I recently announced a new CEO for my technology business and that I have moved into a board role.
For the business, this is an important milestone to no longer be founder-led and founder-run. A clear vote of confidence in our team and our clients. As a significant shareholder in the business, I am fully confident this is the right move.
For me, it marks a profound shift in my professional identity. Since founding the business 15 years ago, in my early 20s, I have been known to my external world as a CEO. This is no longer the case.
Like most professionals, I have been building my career with a high level of enthusiasm, excitement and energy, and naturally have identified closely with what I do.
For the vast majority of my adult life, when meeting someone new, regardless if it was at a business gathering, a party, or even on a date, the first or second question I would be asked was 'what do you do?'.
If my identity were visualised as a pie chart every few years, when I started the business 15 years ago, the pie would probably have only one big slice. My business was my identity, which is often the case for entrepreneurs starting out.
Over time, the pie has grown, and new slices have been added. My interests and passions have evolved and diversified. Other slices include being an uncle, a mindfulness teacher, a mental health advocate, and now an expat living in Portugal.
To let go of what I have known so well and identified with so closely and intimately, over so many years, required me to further develop other slices of my identity. I did not realise this along the way, however I can see it clearly now looking back.
My relationship is changing now towards something that I care about deeply. The connection and bond that has been developed over a 15 year relationship is more emotional than intellectual, which I feel is beautiful. And I am learning how to care for it without being directly involved or interacting with it on a daily, or hourly, basis.
Where I was in a position of authority, responsible for making decisions on its behalf, big or small, I am now in a position of influence. It is not better or worse, simply different.
I continue to have opinions and perspectives, often well grounded in highly relevant experience, and a large financial investment (or risk, depending on how I look at it). However, what I think is just that. It is what I think. It is not always going to be what it does.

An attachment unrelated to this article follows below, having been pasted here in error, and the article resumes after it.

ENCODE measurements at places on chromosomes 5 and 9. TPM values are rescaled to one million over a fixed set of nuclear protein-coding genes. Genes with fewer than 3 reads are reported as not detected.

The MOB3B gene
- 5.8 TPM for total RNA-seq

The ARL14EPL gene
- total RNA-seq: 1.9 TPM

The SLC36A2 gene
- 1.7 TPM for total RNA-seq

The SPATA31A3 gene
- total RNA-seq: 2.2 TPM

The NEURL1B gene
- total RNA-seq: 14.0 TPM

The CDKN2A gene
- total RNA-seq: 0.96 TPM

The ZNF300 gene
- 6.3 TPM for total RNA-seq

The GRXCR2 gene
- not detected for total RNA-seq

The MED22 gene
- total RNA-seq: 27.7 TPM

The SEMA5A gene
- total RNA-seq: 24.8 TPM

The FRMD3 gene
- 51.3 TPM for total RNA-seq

While I do not have kids (at least not yet), I imagine parents go through a journey with many parallels. Initially, they are fully responsible for making decisions on behalf of the other, with full authority. And over time, their role evolves from one of authority to one of influence.
I can believe it is not easy, as it involves matters of the heart and the head. To not be in control of something you care deeply about, have identified so closely with and have invested and sacrificed so much for.
I imagine there are parallels with health as well. Over the past year in particular I have invested a lot of energy in better understanding my physical health. Lots of tests, spreadsheets, consultations and treatments.
Taking a step back, I am realising that despite my desire to feel in control, I am not in a position of authority and rather in a position of influence. The choices I make have an influence however I cannot force specific outcomes how I please.
Personal friendships & relationships are often described as involving three entities. Me. The other. And the relationship or connection that we share. While I am mostly in control of myself and have no control of the other, when it comes to the third entity, the relationship itself, we are both in a position of influence, not authority.
As you can see, I am curious to observe where in my life I have authority versus influence, and to what degree. I am learning that I have far more influence and for less authority. And that is not good or bad. It is reality. And my journey is to understand how to continue to live in tune and in harmony with reality.
I am grateful to all of the people who were part of my 15 year journey as CEO of my business, including our team, our clients, our investors, and our many supporters. You have all shaped and influenced me in countless ways. Thank you.
I am genuinely excited to see what I started continue to grow, and will continue to influence how it does that. 15 years from now, I will look back at this moment as when my relationship evolved from one of authority to one of influence, and be grateful that it happened with awareness and intention.